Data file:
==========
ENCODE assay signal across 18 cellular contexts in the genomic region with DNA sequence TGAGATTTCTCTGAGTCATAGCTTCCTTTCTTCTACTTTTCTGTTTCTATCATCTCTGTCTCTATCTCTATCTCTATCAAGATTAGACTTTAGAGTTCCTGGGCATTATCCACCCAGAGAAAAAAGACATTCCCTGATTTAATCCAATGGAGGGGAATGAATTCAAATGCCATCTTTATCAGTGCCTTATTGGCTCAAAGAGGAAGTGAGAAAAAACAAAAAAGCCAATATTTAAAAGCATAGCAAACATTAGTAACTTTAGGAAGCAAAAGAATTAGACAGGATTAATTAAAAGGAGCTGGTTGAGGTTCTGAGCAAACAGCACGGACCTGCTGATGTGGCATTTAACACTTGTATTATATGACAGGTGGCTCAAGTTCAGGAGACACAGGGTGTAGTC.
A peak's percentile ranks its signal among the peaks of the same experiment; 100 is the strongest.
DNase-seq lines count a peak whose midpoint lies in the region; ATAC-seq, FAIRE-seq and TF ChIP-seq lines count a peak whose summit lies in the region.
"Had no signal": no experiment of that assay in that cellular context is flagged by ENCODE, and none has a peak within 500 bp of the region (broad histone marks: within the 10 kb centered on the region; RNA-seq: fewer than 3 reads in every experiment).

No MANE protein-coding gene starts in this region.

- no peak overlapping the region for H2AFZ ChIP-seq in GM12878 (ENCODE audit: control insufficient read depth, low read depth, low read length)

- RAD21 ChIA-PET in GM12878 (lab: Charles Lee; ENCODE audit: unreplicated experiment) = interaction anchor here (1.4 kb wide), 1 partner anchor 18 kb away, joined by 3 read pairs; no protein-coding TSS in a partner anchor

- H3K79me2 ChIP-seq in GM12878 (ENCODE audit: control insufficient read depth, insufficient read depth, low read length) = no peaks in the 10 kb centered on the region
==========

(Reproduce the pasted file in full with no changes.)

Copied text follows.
ENCODE assay signal across 18 cellular contexts in the genomic region with DNA sequence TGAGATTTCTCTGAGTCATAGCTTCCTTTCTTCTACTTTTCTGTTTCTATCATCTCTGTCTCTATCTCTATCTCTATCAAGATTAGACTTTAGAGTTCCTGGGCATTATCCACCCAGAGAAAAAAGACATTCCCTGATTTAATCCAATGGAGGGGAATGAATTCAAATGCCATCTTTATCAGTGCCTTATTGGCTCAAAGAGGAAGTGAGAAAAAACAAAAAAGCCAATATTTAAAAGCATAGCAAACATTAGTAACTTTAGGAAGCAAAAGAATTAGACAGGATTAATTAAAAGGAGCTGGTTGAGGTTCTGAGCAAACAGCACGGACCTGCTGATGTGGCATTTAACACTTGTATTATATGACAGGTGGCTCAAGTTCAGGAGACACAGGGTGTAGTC.
A peak's percentile ranks its signal among the peaks of the same experiment; 100 is the strongest.
DNase-seq lines count a peak whose midpoint lies in the region; ATAC-seq, FAIRE-seq and TF ChIP-seq lines count a peak whose summit lies in the region.
"Had no signal": no experiment of that assay in that cellular context is flagged by ENCODE, and none has a peak within 500 bp of the region (broad histone marks: within the 10 kb centered on the region; RNA-seq: fewer than 3 reads in every experiment).

No MANE protein-coding gene starts in this region.

- no peak overlapping the region for H2AFZ ChIP-seq in GM12878 (ENCODE audit: control insufficient read depth, low read depth, low read length)

- RAD21 ChIA-PET in GM12878 (lab: Charles Lee; ENCODE audit: unreplicated experiment) = interaction anchor here (1.4 kb wide), 1 partner anchor 18 kb away, joined by 3 read pairs; no protein-coding TSS in a partner anchor

- H3K79me2 ChIP-seq in GM12878 (ENCODE audit: control insufficient read depth, insufficient read depth, low read length) = no peaks in the 10 kb centered on the region